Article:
Nicola Lagioia’s Ferocity claims to belong to this counter-tradition of fiction as an anti-story, of narratives as transcending and transgressing the boundaries of authorship and readership, of perception, consciousness and plotline. His first novel, 2001’s Tre sistemi per sbarazzarsi di Tolstoj (senza risparmiare se stessi) ‘Three systematic ways to get rid of Tolstoy (without sparing oneself in the process)’ was a declaration of war against conventional meaning, structures, the givens of literary practice. It is a bold first step along a writing path claiming to bring the novel ‘back home’, to echo the title of another of his works. Rawness and the exposure of humanity in its starkest nakedness are Lagioia’s aims throughout his four novels so far, and his process of choice is slowness rather than speed: it takes time, he says, to “set alight my most explosive urgencies and my deepest needs. What I most desire to discover is what I most fear to bring to light. A writer’s profession has always seemed to me to be a middle way between the work of a scientist and an exorcist.” It is a way to deal with what he has called “private demons”, how to reconcile the technicalities of life with the emotional drama of a humanity in crisis.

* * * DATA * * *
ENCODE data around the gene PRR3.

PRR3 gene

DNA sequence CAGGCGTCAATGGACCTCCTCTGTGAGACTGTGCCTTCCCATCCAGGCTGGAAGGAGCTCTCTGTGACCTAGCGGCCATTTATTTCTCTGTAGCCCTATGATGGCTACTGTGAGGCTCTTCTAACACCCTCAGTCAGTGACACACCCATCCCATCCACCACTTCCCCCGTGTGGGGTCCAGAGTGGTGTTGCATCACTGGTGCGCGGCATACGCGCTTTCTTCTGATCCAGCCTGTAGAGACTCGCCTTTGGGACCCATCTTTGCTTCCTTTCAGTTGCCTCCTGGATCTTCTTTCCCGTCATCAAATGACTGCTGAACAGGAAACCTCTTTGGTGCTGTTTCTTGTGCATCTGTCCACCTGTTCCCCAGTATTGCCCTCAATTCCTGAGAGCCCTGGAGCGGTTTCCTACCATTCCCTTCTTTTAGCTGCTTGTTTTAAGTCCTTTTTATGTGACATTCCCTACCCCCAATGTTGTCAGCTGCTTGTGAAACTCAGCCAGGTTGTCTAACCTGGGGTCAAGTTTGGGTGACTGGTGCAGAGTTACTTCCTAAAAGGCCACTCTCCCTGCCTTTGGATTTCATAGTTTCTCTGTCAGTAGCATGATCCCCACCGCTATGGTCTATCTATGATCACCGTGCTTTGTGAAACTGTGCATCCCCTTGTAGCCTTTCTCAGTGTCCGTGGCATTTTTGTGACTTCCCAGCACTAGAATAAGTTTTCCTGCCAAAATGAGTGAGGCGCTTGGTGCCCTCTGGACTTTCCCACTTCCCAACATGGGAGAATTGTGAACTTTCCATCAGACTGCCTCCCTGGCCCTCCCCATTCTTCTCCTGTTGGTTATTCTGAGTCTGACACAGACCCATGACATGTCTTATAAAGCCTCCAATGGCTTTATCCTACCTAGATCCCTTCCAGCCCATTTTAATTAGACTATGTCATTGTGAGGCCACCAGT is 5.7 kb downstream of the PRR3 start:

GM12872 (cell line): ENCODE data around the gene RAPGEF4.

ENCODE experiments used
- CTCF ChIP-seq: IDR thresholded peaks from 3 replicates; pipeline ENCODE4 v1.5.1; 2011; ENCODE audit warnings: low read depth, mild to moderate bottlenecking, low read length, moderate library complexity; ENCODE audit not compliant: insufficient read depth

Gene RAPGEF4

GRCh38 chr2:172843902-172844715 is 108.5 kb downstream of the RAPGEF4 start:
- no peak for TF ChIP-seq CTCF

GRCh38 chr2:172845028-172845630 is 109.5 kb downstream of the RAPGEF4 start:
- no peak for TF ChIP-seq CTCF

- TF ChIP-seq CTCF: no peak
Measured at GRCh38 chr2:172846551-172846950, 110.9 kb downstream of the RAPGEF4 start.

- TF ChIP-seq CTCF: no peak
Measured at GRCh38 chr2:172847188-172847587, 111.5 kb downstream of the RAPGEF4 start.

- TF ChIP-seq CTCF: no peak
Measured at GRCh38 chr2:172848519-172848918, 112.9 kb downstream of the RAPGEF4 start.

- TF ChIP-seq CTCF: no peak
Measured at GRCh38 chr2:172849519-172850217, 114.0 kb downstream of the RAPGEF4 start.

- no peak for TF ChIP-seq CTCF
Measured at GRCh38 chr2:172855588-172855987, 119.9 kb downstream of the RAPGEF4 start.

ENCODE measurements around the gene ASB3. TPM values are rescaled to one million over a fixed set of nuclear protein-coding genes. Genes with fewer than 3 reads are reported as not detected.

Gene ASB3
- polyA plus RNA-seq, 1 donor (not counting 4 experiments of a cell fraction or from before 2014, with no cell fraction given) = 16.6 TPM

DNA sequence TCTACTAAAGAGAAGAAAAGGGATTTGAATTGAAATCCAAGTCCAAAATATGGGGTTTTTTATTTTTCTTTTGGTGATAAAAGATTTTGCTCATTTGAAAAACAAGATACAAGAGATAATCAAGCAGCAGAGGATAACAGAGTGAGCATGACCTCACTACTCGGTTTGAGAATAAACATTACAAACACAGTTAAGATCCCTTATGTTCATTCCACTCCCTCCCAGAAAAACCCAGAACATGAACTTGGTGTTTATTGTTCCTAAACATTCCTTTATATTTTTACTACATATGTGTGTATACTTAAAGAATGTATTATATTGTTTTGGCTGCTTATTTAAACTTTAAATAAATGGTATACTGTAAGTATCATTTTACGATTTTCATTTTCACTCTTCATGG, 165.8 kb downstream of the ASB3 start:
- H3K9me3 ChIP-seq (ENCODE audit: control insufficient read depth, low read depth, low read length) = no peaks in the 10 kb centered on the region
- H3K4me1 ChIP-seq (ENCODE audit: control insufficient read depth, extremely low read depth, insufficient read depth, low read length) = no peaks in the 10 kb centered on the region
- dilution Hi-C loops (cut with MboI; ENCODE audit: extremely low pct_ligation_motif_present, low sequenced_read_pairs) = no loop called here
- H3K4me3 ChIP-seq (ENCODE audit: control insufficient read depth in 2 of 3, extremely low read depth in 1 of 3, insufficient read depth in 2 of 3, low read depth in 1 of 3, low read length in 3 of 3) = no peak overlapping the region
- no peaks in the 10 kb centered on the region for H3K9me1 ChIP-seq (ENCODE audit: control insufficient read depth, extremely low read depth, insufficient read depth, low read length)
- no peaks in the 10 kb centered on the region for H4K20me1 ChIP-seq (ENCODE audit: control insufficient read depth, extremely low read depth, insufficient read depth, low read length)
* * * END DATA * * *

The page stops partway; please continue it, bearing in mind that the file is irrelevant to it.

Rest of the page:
Joana Vasconcelos: Carmen Miranda, 2008. Stainless steel pans and lids, concrete. Selfridges Art Collection, London joanavasconcelos.com

It is true that in Ferocity Lagioia has spared none of the elements of a certain type of high drama: Dynasty-type wealth and ambition, neo-realist analysis of social provenance and resulting ruthlessness and decadence, Studio 54 glamour and sinister fatality, with glimpses of economic crisis, social dissolution, and a landscape where the aspirations of property moguls clash with pioneering progress in cancer research, environmental concerns, the darkest objectification of women, and the most desperate trajectories of self-destruction in men.